Multiple On Ramps

Because meetings are not uniformly accessible to all folks, it's prudent for facilitators to provide a variety of ways to engage. Some people take more time to know their mind and to be ready to speak than others. Some are more comfortable speaking in front of the whole group than others. Some are more articulate in writing; some more eloquent orally. By mixing up formats, and extending to meeting participants a variety of ways to engage, it's much more likely that everyone will have been given something with which they are comfortable. 

Good facilitators think about this and prepare options ahead of time.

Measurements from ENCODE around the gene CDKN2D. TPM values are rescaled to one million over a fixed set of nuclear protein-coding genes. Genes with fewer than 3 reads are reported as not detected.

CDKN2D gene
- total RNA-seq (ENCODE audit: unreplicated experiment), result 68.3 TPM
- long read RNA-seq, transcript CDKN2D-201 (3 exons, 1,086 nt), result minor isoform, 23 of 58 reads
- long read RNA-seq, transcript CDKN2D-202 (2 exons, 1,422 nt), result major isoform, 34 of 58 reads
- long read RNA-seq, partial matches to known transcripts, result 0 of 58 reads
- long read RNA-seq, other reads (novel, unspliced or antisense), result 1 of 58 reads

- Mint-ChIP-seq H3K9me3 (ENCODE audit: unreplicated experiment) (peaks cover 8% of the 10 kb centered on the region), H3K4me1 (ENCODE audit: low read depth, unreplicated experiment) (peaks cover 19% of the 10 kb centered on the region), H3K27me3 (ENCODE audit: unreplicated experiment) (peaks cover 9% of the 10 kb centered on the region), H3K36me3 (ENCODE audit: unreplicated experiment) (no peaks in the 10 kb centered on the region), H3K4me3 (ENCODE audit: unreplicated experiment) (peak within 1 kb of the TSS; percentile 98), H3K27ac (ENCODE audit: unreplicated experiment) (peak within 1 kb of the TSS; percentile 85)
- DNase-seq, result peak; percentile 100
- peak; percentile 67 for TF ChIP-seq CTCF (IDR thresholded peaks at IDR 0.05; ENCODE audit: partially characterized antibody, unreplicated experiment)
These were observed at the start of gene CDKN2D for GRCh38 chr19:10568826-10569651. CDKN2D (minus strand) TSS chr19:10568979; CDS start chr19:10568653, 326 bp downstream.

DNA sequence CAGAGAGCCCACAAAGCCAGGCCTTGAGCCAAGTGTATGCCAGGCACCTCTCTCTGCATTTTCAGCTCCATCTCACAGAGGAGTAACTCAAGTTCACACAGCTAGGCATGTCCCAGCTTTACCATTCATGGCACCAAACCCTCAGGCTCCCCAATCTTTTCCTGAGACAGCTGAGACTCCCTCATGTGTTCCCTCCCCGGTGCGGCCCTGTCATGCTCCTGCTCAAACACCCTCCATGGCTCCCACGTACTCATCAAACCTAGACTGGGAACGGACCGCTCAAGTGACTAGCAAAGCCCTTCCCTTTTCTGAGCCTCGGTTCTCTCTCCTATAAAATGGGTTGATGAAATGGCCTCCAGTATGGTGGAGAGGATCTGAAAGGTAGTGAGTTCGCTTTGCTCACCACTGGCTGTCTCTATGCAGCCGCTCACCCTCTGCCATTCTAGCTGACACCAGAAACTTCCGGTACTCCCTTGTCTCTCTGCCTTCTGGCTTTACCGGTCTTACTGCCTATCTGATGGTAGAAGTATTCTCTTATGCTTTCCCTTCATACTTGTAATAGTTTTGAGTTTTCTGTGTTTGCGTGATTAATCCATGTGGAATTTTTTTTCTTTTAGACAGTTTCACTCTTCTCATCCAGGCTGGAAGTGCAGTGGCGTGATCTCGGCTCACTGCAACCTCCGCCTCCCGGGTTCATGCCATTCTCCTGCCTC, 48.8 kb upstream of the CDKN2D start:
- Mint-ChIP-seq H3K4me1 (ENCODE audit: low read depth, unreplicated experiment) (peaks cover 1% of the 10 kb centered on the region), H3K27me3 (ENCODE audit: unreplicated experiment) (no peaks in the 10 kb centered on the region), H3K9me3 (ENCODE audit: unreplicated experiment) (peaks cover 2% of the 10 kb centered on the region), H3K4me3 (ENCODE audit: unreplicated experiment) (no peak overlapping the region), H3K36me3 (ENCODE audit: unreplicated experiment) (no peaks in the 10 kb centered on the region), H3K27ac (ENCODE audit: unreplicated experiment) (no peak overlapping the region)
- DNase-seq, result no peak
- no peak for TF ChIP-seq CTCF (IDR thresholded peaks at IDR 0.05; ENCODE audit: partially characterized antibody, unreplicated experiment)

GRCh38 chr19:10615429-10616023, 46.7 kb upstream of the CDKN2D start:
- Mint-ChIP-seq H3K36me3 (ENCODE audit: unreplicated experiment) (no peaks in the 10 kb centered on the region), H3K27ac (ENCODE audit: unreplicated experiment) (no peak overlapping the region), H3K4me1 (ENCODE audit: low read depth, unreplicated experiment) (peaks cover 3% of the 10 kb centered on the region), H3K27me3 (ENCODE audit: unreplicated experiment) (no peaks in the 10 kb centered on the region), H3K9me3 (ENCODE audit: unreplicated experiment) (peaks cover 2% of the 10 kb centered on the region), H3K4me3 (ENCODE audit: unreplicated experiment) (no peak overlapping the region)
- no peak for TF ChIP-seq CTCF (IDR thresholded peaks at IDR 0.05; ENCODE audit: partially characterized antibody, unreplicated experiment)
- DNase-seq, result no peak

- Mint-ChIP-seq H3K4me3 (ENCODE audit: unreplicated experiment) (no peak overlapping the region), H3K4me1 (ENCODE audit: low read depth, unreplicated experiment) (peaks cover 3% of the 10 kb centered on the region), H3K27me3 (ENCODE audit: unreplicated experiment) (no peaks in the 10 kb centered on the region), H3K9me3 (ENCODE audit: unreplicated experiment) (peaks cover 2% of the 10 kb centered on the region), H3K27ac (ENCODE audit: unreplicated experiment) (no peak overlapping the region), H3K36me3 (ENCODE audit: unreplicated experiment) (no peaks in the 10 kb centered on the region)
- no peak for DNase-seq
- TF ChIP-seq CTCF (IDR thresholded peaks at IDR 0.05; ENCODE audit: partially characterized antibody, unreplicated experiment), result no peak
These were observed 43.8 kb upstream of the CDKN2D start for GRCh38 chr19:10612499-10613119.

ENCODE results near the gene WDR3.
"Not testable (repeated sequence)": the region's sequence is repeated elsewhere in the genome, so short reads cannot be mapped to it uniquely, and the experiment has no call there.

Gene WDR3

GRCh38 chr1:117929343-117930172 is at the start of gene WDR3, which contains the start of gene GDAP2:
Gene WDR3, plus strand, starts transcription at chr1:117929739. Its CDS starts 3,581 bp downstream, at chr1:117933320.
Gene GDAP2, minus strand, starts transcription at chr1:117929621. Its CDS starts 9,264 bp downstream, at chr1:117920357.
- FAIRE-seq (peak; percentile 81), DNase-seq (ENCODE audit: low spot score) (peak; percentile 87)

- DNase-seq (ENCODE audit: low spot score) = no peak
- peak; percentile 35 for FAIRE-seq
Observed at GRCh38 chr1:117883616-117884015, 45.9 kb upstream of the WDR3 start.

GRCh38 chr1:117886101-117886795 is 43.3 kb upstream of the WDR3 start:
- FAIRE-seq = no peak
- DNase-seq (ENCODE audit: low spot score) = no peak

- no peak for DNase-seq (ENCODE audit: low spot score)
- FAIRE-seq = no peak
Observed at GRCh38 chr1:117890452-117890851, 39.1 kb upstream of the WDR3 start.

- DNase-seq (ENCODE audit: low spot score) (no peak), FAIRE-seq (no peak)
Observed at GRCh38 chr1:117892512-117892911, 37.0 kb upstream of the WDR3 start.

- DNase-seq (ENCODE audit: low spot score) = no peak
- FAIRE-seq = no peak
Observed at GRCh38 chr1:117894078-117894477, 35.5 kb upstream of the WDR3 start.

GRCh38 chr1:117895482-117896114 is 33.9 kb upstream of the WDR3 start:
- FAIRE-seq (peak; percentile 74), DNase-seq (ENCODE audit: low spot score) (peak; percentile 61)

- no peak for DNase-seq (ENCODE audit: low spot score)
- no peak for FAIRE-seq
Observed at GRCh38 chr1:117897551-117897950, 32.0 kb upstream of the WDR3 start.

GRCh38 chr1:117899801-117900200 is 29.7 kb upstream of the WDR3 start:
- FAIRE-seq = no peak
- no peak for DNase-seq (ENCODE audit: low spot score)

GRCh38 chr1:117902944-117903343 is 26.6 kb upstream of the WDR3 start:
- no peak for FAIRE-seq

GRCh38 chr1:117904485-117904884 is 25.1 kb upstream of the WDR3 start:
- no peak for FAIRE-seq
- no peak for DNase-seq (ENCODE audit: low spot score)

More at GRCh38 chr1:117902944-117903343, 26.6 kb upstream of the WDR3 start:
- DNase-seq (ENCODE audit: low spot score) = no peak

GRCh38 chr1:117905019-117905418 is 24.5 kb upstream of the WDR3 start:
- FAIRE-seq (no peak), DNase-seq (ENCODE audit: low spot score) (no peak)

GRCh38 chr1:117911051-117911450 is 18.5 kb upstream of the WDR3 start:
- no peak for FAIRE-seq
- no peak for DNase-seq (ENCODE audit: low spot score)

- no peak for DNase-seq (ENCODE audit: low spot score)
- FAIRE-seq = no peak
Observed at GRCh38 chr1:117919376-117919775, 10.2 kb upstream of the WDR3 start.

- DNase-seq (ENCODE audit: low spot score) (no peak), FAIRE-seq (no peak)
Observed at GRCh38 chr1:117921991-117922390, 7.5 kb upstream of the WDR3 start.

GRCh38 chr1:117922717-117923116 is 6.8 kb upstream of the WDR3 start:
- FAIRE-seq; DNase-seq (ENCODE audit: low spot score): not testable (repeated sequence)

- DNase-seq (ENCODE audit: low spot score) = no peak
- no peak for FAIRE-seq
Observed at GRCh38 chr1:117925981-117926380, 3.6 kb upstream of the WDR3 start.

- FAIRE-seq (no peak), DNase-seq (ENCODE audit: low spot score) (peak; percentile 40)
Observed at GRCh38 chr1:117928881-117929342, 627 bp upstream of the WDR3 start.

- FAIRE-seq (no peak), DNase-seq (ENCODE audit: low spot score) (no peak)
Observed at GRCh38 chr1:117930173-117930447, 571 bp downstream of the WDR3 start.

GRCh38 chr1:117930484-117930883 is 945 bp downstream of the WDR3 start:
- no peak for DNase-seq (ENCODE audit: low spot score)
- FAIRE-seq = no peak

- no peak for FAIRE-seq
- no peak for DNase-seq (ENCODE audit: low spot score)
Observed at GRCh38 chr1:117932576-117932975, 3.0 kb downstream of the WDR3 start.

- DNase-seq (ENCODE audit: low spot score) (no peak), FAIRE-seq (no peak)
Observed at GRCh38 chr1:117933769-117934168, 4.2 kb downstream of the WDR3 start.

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I’ve lived in intentional community for 41 years: 39 years at Sandhill Farm (a small, income-sharing community I helped found in 1974 in northeast Missouri), followed by 20 months at nearby Dancing Rabbit, an ecovillage started in 1997 with a core mission of modeling how to live a great life on a resource budget that’s only 10% of the US average. Today I live in Chapel Hill NC, where I’m trying to pioneer a new community with close friends. For the last 28 years I’ve also been integrally involved with the Fellowship for Intentional Community—a North American network dedicated to providing the information and inspiration of cooperative living to the widest possible audience. Recognizing the value of what is being learned in intentional communities about how to solve problems collaboratively and work constructively with conflict, I started a part-time career as a process consultant in 1987. Today, I’m on the road half the time conducting trainings, working with groups, and attending events all over the country. Recreationally, my passions include celebration cooking, duplicate bridge, wilderness canoeing, and the New York Times Sunday crossword.